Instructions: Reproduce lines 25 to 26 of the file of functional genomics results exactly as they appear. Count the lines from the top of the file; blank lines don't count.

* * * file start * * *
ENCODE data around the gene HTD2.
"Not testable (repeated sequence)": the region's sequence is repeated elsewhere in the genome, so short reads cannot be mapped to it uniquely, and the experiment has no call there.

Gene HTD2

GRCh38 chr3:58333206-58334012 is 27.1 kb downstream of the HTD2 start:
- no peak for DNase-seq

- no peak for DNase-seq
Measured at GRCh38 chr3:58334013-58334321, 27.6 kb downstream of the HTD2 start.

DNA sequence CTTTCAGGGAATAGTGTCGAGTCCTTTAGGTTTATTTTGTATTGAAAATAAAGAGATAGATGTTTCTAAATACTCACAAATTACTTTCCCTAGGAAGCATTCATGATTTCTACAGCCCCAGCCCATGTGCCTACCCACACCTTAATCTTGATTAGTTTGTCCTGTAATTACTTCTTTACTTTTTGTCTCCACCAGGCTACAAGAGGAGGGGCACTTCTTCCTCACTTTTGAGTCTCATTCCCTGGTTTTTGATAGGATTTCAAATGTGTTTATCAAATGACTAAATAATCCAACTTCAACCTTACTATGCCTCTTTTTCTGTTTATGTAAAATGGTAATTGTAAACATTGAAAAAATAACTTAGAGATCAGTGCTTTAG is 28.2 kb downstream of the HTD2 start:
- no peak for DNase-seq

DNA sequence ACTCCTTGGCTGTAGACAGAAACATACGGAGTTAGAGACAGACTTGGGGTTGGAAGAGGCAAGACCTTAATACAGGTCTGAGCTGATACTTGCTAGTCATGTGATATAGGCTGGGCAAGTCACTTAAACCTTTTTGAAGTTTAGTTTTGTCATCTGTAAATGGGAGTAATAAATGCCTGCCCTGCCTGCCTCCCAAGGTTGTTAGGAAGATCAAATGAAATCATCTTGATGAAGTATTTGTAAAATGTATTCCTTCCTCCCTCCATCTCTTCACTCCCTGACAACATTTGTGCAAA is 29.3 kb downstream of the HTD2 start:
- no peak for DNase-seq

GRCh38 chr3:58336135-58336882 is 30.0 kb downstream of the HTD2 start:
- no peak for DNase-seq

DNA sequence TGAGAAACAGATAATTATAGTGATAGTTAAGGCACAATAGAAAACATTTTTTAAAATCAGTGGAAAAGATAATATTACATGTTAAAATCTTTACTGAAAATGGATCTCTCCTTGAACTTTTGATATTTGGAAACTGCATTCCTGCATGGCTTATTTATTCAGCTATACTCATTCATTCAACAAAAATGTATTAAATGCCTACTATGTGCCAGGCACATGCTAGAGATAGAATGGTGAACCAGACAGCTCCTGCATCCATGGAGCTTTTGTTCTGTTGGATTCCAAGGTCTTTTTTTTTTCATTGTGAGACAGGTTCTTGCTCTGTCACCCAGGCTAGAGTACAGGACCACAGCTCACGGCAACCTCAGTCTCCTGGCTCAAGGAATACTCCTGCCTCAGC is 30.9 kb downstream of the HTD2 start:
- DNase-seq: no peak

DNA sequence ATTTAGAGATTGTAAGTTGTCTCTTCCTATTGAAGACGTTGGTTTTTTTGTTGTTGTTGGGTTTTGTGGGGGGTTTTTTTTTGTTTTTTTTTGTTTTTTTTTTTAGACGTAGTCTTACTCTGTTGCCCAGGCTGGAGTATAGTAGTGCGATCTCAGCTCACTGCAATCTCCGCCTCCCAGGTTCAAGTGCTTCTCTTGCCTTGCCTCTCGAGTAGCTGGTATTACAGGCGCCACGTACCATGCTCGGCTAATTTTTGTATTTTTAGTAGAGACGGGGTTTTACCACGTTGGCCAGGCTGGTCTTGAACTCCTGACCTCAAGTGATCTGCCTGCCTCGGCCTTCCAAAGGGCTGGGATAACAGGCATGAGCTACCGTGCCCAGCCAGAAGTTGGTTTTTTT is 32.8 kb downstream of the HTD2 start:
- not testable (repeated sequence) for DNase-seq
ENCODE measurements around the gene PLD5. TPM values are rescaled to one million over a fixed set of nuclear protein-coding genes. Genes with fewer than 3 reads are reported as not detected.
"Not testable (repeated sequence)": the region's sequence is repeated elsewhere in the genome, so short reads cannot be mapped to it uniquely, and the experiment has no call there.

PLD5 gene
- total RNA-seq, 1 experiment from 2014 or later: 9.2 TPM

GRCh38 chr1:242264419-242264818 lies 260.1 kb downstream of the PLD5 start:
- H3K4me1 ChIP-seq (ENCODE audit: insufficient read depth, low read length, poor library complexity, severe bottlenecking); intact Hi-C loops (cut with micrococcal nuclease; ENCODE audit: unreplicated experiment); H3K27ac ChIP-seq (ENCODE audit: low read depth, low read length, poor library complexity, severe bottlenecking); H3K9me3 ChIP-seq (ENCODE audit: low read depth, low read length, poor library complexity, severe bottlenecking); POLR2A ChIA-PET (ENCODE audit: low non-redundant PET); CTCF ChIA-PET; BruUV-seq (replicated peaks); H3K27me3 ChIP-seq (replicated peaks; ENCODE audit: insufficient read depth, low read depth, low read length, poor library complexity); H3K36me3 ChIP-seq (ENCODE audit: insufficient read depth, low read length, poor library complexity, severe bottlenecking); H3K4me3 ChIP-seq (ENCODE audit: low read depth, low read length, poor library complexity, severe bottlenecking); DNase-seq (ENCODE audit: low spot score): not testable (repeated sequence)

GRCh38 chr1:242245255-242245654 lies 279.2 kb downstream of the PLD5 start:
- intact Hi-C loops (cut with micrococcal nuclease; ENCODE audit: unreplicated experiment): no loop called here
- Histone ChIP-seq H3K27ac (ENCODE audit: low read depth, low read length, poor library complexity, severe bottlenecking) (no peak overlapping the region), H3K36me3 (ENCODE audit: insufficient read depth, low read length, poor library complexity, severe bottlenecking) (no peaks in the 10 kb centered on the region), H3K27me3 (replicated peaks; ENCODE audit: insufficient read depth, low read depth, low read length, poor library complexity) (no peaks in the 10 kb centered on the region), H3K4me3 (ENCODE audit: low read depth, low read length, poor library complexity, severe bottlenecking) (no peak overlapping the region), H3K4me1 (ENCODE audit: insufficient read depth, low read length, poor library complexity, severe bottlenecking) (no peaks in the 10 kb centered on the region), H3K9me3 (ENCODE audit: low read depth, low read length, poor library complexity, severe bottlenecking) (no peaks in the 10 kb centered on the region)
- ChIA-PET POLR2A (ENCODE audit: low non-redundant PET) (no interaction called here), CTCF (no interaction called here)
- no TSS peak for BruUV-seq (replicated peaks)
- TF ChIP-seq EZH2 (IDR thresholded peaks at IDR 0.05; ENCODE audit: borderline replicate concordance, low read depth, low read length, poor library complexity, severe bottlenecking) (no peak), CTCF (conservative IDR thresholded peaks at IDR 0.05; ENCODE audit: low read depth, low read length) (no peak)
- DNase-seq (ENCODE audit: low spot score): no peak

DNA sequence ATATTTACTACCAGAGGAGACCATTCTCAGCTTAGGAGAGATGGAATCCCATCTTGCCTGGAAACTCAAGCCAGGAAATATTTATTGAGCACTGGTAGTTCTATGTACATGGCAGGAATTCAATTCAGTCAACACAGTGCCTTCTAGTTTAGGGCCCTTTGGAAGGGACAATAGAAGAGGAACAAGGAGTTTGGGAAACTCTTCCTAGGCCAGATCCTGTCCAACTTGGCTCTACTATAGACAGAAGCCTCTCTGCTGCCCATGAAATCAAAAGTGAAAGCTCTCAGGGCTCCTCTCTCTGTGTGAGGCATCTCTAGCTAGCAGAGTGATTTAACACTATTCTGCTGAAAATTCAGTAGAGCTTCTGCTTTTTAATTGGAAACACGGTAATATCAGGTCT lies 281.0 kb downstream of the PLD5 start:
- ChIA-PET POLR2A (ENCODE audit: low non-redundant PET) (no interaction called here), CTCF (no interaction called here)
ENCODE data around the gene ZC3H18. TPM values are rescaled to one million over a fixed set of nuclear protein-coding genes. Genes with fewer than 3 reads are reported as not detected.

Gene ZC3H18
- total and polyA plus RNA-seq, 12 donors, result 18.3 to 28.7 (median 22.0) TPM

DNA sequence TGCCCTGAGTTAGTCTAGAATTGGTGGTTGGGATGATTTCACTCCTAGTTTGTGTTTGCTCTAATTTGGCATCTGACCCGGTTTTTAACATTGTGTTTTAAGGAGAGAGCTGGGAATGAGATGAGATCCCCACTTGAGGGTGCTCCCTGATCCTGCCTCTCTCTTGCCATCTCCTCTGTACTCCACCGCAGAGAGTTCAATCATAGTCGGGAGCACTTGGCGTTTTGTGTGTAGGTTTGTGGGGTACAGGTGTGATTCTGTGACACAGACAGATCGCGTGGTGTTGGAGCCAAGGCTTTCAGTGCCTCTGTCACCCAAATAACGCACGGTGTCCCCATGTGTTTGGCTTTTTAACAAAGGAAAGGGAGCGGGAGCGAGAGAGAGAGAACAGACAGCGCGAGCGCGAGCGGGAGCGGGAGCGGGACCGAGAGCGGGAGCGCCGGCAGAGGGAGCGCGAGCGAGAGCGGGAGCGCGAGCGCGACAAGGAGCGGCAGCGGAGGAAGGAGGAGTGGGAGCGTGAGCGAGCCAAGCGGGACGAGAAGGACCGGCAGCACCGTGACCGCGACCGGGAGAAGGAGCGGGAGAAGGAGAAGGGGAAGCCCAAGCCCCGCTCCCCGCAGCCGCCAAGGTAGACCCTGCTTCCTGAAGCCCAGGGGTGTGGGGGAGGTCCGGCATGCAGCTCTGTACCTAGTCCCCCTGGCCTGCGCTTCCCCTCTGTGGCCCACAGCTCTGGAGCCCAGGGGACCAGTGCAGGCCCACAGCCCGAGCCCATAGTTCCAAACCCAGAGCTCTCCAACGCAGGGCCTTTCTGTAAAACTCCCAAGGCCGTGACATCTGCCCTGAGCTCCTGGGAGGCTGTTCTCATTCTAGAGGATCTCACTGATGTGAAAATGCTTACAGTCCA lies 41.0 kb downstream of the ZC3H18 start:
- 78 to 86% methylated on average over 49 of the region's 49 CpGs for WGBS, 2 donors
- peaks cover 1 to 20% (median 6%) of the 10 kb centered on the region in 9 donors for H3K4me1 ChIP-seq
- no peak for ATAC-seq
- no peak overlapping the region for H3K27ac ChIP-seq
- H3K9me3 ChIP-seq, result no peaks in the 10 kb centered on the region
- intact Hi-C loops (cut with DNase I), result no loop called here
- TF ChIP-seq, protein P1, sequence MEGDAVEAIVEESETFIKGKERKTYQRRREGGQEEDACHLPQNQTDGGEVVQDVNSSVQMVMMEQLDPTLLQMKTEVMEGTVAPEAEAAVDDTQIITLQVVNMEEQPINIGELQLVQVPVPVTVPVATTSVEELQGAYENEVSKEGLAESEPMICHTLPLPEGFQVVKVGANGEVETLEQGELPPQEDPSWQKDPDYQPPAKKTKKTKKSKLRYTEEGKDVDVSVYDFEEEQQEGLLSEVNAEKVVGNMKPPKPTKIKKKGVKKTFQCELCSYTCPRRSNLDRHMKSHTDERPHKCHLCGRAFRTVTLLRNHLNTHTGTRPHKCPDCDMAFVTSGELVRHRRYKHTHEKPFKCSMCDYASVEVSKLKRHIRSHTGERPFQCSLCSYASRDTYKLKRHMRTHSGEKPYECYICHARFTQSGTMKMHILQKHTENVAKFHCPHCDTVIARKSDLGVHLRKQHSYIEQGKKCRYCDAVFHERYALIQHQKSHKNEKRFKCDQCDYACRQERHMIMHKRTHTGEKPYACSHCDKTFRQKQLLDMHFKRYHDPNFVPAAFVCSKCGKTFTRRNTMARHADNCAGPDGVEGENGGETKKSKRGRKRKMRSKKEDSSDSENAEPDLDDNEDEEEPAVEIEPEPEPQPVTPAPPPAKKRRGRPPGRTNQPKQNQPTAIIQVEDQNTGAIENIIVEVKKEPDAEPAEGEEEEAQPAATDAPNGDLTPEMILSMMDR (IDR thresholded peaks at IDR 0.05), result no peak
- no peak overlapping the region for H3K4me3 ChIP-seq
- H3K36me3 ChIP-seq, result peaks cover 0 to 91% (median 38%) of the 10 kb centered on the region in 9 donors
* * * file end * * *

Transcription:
- intact Hi-C loops (cut with micrococcal nuclease; ENCODE audit: unreplicated experiment): no loop called here
- Histone ChIP-seq H3K27ac (ENCODE audit: low read depth, low read length, poor library complexity, severe bottlenecking) (no peak overlapping the region), H3K36me3 (ENCODE audit: insufficient read depth, low read length, poor library complexity, severe bottlenecking) (no peaks in the 10 kb centered on the region), H3K27me3 (replicated peaks; ENCODE audit: insufficient read depth, low read depth, low read length, poor library complexity) (no peaks in the 10 kb centered on the region), H3K4me3 (ENCODE audit: low read depth, low read length, poor library complexity, severe bottlenecking) (no peak overlapping the region), H3K4me1 (ENCODE audit: insufficient read depth, low read length, poor library complexity, severe bottlenecking) (no peaks in the 10 kb centered on the region), H3K9me3 (ENCODE audit: low read depth, low read length, poor library complexity, severe bottlenecking) (no peaks in the 10 kb centered on the region)